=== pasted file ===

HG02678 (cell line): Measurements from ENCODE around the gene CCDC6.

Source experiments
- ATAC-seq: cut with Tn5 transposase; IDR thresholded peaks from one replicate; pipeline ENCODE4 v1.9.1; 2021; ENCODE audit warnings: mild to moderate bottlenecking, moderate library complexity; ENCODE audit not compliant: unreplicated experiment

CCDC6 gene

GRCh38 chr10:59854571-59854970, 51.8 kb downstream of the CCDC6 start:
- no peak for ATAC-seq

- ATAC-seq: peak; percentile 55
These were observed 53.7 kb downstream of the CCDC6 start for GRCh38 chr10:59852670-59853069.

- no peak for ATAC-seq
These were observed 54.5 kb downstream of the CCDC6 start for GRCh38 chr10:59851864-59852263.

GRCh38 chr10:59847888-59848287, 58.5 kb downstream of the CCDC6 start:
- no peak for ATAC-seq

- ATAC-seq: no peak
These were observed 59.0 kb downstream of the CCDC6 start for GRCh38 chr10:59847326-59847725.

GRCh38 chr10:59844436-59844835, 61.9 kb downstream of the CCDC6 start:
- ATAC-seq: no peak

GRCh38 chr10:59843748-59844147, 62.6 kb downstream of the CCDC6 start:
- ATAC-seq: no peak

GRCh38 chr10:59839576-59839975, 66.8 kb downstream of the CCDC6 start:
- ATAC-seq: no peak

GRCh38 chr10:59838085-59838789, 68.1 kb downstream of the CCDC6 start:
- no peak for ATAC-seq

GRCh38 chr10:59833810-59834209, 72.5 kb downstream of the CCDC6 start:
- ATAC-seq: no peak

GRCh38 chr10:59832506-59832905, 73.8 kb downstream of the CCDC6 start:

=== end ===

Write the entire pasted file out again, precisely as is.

HG02678 (cell line): Measurements from ENCODE around the gene CCDC6.

Source experiments
- ATAC-seq: cut with Tn5 transposase; IDR thresholded peaks from one replicate; pipeline ENCODE4 v1.9.1; 2021; ENCODE audit warnings: mild to moderate bottlenecking, moderate library complexity; ENCODE audit not compliant: unreplicated experiment

CCDC6 gene

GRCh38 chr10:59854571-59854970, 51.8 kb downstream of the CCDC6 start:
- no peak for ATAC-seq

- ATAC-seq: peak; percentile 55
These were observed 53.7 kb downstream of the CCDC6 start for GRCh38 chr10:59852670-59853069.

- no peak for ATAC-seq
These were observed 54.5 kb downstream of the CCDC6 start for GRCh38 chr10:59851864-59852263.

GRCh38 chr10:59847888-59848287, 58.5 kb downstream of the CCDC6 start:
- no peak for ATAC-seq

- ATAC-seq: no peak
These were observed 59.0 kb downstream of the CCDC6 start for GRCh38 chr10:59847326-59847725.

GRCh38 chr10:59844436-59844835, 61.9 kb downstream of the CCDC6 start:
- ATAC-seq: no peak

GRCh38 chr10:59843748-59844147, 62.6 kb downstream of the CCDC6 start:
- ATAC-seq: no peak

GRCh38 chr10:59839576-59839975, 66.8 kb downstream of the CCDC6 start:
- ATAC-seq: no peak

GRCh38 chr10:59838085-59838789, 68.1 kb downstream of the CCDC6 start:
- no peak for ATAC-seq

GRCh38 chr10:59833810-59834209, 72.5 kb downstream of the CCDC6 start:
- ATAC-seq: no peak

GRCh38 chr10:59832506-59832905, 73.8 kb downstream of the CCDC6 start: